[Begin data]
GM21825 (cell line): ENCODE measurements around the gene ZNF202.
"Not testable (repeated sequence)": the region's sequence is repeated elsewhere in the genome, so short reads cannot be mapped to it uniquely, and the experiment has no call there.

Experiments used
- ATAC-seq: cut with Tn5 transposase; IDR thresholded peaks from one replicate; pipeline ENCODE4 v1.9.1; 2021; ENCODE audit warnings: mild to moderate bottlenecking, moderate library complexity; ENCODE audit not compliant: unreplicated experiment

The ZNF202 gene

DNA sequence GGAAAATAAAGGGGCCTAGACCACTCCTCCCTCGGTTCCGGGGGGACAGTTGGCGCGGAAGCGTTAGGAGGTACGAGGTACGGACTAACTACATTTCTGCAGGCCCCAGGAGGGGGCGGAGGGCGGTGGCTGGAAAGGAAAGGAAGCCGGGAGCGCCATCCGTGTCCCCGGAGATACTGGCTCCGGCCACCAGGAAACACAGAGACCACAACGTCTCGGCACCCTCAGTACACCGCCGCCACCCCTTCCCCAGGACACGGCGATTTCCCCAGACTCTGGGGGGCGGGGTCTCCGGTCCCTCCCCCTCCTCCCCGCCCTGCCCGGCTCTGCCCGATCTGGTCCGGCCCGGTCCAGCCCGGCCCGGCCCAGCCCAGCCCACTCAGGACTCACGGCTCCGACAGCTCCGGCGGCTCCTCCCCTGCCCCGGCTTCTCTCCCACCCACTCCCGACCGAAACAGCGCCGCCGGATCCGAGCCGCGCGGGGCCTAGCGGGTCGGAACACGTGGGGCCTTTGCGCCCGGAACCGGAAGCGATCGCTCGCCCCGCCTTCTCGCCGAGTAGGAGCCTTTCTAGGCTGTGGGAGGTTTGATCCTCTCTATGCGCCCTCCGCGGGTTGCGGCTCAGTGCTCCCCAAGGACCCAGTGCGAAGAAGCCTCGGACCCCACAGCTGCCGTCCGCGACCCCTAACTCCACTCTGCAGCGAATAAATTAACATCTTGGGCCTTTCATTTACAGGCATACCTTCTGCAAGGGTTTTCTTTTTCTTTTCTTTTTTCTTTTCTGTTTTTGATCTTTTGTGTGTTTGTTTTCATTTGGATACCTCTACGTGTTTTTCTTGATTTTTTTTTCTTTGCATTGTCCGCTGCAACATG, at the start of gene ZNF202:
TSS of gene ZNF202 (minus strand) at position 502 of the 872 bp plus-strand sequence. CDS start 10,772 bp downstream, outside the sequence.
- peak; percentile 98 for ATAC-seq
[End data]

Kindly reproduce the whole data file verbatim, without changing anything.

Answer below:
GM21825 (cell line): ENCODE measurements around the gene ZNF202.
"Not testable (repeated sequence)": the region's sequence is repeated elsewhere in the genome, so short reads cannot be mapped to it uniquely, and the experiment has no call there.

Experiments used
- ATAC-seq: cut with Tn5 transposase; IDR thresholded peaks from one replicate; pipeline ENCODE4 v1.9.1; 2021; ENCODE audit warnings: mild to moderate bottlenecking, moderate library complexity; ENCODE audit not compliant: unreplicated experiment

The ZNF202 gene

DNA sequence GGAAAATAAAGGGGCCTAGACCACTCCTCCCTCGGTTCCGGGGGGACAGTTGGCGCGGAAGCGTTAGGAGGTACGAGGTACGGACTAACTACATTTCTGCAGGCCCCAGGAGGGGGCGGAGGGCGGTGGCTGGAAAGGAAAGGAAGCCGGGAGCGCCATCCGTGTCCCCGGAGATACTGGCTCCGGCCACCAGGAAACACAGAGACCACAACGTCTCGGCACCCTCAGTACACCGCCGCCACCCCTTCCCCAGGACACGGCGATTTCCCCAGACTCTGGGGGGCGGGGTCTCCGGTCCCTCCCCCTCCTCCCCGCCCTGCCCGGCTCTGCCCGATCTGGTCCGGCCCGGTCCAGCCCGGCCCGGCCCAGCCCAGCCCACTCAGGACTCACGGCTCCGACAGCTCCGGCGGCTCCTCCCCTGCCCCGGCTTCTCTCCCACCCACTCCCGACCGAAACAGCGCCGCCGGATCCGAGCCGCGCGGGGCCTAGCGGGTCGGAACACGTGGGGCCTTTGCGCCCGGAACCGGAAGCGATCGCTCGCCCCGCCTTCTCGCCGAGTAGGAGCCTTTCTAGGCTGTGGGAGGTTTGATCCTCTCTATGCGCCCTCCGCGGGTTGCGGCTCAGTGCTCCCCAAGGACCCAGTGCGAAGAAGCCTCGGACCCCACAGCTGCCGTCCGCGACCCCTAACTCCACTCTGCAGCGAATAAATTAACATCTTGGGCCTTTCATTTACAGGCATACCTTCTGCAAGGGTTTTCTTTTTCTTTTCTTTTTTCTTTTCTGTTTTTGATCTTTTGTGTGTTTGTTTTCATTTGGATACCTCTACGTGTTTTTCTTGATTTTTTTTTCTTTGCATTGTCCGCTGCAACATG, at the start of gene ZNF202:
TSS of gene ZNF202 (minus strand) at position 502 of the 872 bp plus-strand sequence. CDS start 10,772 bp downstream, outside the sequence.
- peak; percentile 98 for ATAC-seq